In future posts, we will discuss what it takes to become a competitor yourself, discuss things that work, and some things that absolutely didn’t work. So until then, think about different ways that you could make your ride stand out as you go about your business out there on the road.


Larry Pruitt is an owner-operator with over 20 years of experience and has been involved in trucking for close to 40 years. He is a firefighter in North St. Louis County Missouri and resides with his wife, Jeanette, in Saint Clair, MO.


 

Tribute Trucks

By Heather Hogeland & Kim Grimm

 

There are some really beautiful trucks on the road today; many of which are aimed at honoring our military. Last year, at the Walcott Truckers Jamboree, one tribute truck definitely stood out. The truck won Best Overall Theme with a design that very tastefully honors family members who have battled cancer; those who’ve lost and those who were lucky enough to win.

That truck is named Miles of Memories, and was the creation of Robert and Denise Errthum. It has a wrap that is comprised of photos taken in Kansas and Colorado.  Last year was their first time to show and they touched many visitors with the powerful message this truck shares.  After going to five funerals in four months; it hit home really hard.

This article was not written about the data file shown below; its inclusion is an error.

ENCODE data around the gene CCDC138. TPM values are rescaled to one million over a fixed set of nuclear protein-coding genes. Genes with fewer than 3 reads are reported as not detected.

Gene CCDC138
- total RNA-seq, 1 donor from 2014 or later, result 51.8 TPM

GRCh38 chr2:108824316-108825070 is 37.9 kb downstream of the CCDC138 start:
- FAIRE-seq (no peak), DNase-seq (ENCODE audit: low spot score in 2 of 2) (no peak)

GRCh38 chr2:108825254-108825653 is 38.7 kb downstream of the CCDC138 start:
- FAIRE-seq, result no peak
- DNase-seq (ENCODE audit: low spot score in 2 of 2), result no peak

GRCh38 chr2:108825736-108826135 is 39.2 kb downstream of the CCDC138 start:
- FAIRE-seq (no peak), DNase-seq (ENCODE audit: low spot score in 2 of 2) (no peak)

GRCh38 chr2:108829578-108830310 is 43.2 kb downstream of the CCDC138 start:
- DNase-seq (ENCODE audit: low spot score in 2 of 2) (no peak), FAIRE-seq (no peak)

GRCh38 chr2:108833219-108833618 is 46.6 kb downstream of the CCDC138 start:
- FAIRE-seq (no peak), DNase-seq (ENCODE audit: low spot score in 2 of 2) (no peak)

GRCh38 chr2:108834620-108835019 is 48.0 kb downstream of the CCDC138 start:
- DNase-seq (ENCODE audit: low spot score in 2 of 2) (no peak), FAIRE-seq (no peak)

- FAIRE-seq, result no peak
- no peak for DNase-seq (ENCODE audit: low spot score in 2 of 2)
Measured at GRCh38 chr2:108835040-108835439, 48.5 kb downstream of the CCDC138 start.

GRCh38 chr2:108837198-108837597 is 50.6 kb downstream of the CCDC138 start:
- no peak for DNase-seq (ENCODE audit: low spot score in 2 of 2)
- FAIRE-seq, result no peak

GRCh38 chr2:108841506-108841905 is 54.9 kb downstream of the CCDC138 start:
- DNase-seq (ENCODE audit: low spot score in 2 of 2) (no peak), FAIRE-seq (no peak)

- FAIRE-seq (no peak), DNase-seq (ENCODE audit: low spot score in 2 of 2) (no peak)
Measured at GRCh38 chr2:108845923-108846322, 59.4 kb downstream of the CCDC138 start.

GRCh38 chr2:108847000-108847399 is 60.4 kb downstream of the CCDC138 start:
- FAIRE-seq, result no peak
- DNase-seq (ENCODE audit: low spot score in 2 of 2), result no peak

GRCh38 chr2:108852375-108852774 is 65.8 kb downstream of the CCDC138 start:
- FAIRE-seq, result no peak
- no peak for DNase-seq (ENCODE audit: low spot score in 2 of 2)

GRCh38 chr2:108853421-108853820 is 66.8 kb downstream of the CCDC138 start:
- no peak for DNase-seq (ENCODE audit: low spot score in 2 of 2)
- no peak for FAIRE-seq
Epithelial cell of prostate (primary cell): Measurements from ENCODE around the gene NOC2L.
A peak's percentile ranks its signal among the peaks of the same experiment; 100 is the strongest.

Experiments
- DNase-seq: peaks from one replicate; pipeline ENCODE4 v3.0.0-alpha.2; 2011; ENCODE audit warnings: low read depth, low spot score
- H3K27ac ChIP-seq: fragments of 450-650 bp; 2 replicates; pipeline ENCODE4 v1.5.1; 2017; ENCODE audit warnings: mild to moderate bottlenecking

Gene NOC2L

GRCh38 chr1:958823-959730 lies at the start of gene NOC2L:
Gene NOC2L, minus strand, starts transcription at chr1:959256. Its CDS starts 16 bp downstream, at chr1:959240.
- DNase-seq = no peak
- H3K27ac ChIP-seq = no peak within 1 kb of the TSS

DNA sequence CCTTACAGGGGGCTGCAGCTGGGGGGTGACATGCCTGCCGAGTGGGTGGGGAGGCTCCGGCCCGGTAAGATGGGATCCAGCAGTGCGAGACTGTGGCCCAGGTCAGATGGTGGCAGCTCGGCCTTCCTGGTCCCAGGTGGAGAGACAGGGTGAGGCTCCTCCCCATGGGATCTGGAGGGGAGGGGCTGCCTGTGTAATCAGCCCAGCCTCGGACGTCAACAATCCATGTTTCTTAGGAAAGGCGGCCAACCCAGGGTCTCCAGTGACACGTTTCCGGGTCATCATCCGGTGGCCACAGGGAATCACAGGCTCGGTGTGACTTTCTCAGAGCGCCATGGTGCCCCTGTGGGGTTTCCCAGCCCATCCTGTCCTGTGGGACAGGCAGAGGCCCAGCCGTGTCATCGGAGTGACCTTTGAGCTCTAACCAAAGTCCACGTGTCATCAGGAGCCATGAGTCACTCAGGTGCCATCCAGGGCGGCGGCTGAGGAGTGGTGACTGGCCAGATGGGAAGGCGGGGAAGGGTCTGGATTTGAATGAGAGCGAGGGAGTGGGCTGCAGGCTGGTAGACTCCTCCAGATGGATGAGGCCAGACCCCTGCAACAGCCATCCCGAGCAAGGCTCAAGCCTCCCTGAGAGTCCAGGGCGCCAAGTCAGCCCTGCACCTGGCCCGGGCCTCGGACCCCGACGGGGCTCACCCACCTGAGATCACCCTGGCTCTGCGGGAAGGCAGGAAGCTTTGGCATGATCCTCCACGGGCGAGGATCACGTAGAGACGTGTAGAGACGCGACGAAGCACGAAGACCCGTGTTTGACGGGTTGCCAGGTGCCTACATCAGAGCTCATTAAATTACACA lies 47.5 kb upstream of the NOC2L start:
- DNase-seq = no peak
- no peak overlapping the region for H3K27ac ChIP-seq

“No One Fights Alone” is written in a blue and silver banner on the back of the bunk. Blue is the color that symbolizes all cancers. When the Errthums first talked about building a show truck this was not what they had in mind, but after enormous loss in their family they became inspired to do so.

Miles of Memories tribute truck, Robert and Denise Errthum

A show truck is a constant work in progress. Once you create something unique and show it, chances are you are going to see something similar on other trucks in the future. And when your truck is a rolling tribute to something that is near and dear to you, there are going to be people who want to talk to you and share their stories. Tribute trucks are special and shine a positive, caring light on our industry.